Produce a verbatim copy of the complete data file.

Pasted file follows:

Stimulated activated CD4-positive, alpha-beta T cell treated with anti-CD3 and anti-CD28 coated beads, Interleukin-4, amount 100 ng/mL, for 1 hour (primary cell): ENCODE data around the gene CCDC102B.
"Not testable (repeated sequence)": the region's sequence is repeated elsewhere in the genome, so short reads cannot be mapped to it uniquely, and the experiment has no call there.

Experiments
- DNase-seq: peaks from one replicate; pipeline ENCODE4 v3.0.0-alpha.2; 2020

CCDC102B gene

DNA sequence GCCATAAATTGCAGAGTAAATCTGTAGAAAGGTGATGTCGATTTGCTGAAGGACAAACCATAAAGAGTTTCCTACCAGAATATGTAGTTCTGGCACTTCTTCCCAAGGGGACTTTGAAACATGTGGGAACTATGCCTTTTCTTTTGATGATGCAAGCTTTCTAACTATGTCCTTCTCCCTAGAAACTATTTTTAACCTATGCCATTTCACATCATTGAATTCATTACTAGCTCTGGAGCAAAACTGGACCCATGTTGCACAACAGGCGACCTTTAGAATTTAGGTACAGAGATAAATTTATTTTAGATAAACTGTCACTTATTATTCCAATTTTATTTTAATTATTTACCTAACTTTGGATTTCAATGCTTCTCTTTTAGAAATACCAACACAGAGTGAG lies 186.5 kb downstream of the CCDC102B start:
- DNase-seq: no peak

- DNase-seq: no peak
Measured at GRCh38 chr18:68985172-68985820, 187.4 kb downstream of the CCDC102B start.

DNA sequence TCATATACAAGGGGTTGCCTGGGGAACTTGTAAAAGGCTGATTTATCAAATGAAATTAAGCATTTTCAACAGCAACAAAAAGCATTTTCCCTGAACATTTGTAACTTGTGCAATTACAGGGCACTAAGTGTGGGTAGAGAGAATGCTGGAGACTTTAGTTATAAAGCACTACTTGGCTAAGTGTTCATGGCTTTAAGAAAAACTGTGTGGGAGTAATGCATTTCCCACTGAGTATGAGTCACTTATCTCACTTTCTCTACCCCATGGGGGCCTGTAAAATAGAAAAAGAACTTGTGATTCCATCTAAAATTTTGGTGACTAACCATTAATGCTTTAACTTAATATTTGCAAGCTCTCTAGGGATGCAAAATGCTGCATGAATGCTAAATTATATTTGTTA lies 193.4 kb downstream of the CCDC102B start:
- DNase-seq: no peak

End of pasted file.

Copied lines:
Stimulated activated CD4-positive, alpha-beta T cell treated with anti-CD3 and anti-CD28 coated beads, Interleukin-4, amount 100 ng/mL, for 1 hour (primary cell): ENCODE data around the gene CCDC102B.
"Not testable (repeated sequence)": the region's sequence is repeated elsewhere in the genome, so short reads cannot be mapped to it uniquely, and the experiment has no call there.

Experiments
- DNase-seq: peaks from one replicate; pipeline ENCODE4 v3.0.0-alpha.2; 2020

CCDC102B gene

DNA sequence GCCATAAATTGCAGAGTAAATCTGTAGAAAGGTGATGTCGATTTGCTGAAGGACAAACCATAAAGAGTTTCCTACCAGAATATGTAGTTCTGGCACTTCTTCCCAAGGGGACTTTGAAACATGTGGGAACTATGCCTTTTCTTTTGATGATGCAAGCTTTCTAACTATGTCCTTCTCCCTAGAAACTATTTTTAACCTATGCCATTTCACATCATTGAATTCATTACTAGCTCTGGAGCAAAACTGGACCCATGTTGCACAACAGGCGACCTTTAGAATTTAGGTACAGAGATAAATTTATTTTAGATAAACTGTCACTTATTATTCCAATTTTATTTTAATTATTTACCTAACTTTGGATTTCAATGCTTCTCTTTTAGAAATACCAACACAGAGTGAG lies 186.5 kb downstream of the CCDC102B start:
- DNase-seq: no peak

- DNase-seq: no peak
Measured at GRCh38 chr18:68985172-68985820, 187.4 kb downstream of the CCDC102B start.

DNA sequence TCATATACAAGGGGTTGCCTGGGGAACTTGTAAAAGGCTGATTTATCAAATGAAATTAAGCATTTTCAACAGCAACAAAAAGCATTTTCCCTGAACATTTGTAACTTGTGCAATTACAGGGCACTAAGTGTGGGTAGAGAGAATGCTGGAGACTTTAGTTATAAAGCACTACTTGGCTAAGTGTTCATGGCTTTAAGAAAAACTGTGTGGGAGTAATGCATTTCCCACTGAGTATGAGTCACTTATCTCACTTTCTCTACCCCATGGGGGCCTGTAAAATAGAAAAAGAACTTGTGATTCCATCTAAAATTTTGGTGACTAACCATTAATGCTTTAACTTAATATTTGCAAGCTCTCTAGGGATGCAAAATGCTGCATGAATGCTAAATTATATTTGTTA lies 193.4 kb downstream of the CCDC102B start:
- DNase-seq: no peak